( – promoted by TheGreenMiles)
Professor Richard Bonnie of U.Va. Law presented the results of a study of mental health care at Virginia’s colleges and universities last week-and testified to the Behavioral Health Subcommittee of the General Assembly’s Joint Commission on Health Care regarding the results.
Here are some of the results:
1) Private colleges have about 70 percent more counseling staff than public colleges.
I would imagine that this is due in large part to funding issues. The Fairfax County Times wrote this month:
“Five consecutive years of state funding reductions have made Virginia’s public universities and colleges less affordable and accessible to students, according to a report released by the State Council for Higher Education for Virginia.”
I understand the constraints facing the General Assembly when trying to balance a budget, but it doesn’t seem like we should be sacrificing providing a low cost public education to Virginia students-particularly when Virginia’s colleges and universities are some of the best in the nation. Extending that, I REALLY don’t think that we should have this much of a discrepancy compared to private institutions when it comes to mental services, and I’m quite frankly surprised that the state has gotten away with it after several prominent instances of mental health issues not seeing proper care in Virginia schools over the past few years (the most obvious being the Virginia Tech shooting, but I can think of many others).
“One of the most important issues being considered in our deliberations concerns the mental health needs of students enrolled in the Commonwealth’s 23 community colleges…while access to on-campus mental health services may seem less important in non-residential colleges than in residential ones, students attending community colleges often face mental and emotional challenges equivalent to those faced by students in traditional four-year colleges, and may be even less able to cope with them without professional assistance. Nonetheless, Virginia’s community colleges are prevented by official policy from providing mental health services on their campuses.”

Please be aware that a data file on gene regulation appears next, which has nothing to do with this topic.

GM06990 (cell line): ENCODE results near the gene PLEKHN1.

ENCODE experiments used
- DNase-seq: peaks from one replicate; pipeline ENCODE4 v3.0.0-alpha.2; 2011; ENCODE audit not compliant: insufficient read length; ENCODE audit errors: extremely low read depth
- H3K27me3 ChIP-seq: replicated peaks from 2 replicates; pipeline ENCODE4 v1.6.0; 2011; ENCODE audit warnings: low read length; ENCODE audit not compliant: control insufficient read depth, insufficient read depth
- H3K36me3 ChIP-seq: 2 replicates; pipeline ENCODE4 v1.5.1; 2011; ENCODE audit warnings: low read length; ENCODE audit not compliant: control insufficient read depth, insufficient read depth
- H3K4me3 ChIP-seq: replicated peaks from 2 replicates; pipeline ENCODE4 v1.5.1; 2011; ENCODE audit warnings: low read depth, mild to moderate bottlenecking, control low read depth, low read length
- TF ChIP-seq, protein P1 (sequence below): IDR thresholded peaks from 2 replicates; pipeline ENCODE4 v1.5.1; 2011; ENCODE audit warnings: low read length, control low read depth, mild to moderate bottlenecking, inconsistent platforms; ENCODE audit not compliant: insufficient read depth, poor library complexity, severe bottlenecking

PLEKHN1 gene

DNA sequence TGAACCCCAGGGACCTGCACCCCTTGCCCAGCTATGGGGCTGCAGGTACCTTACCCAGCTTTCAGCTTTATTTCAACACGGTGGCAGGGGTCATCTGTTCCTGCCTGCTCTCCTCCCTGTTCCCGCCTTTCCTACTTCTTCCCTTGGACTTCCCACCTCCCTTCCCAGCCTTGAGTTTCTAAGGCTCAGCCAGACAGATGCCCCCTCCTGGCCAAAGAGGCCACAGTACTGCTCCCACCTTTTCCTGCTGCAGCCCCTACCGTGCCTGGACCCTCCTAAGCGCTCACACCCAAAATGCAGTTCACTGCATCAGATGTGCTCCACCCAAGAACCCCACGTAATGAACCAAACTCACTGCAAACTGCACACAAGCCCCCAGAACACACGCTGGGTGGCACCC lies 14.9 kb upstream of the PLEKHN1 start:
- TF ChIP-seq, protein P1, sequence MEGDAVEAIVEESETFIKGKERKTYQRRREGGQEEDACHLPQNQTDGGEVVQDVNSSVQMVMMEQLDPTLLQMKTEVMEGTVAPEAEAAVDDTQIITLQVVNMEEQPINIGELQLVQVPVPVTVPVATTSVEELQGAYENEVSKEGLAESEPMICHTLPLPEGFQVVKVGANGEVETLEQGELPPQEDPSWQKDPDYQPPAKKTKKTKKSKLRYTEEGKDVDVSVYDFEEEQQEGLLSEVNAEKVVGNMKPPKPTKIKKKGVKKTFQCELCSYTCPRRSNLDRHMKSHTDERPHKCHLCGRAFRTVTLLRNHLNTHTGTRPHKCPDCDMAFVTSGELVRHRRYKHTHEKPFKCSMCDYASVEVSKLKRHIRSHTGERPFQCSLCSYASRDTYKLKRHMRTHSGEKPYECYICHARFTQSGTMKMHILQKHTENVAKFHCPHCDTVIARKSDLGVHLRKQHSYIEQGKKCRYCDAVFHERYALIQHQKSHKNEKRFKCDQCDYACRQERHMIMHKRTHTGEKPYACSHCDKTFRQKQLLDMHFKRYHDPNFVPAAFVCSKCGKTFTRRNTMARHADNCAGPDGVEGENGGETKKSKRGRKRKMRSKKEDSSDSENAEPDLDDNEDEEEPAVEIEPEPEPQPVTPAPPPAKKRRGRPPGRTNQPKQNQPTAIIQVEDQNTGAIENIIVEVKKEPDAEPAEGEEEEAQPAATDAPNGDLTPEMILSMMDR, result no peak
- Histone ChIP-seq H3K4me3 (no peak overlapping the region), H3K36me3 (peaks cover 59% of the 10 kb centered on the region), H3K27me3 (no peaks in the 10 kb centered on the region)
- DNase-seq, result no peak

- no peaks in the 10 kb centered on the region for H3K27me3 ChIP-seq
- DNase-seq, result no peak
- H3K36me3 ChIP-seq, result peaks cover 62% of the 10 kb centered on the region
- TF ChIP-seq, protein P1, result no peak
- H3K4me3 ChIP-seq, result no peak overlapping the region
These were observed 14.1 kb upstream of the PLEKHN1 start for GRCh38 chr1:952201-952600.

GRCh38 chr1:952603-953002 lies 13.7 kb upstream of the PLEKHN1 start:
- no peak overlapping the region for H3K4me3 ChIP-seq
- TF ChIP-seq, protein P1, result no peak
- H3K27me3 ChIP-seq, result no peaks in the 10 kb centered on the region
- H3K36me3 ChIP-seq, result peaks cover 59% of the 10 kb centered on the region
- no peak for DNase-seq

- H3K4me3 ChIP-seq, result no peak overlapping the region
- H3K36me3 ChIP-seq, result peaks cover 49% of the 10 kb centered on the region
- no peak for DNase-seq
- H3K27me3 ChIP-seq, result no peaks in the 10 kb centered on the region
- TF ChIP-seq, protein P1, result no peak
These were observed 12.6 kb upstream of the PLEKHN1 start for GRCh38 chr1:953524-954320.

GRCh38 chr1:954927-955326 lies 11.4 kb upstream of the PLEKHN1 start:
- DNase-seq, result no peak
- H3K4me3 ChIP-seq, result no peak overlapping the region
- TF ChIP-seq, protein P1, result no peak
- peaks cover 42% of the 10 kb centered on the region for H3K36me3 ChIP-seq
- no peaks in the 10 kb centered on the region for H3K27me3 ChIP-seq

Mental health reform is an issue we can’t allow to just drop off the radar.
2) An average of 56 students per four-year public college and six students per private college withdrew from school during the 2008-2009 school year for mental health reasons.
Clearly, the private schools are doing much better than our public institutions.
3) During 2008-2009, there were 11 reported suicides at Virginia colleges and 86 reported attempted suicides.
4)This isn’t all bad news–it is now easier for schools to notify a troubled student’s parents of their behavior.
A clarification of federal law and changes to state law since the 2007 shootings at Virginia Tech have lessened perceived legal impediments to parental notification, according to the report.
“Public colleges notified a student’s parents because they were concerned about the student’s becoming harmful to him or herself or others a total of 68 times in 2008-09,” Bonnie said. “Private colleges did so 70 times, and community colleges six times.”
5) State lawmakers have authorized Virginia colleges to require students to provide mental health records–though only eight have used this authority.
I know there was a lot of discussion about this issue when Yeardley Love was murdered at U.Va. by a fellow student and ex-boyfriend this past Spring. My personal take is that it seems that public schools, especially ones with a fairly cohesive on-campus student body, probably should know about this sort of thing.
One problem noted by Bonnie:
“For example, most colleges report that they are not notified when a commitment proceeding involving a student is initiated by someone other than the college or when their students are admitted to or discharged from a hospital. The task forces are attempting to identify solutions to allow for improved communication in these situations.”
Bonnie’s report on progress on state mental health law reform can be found here.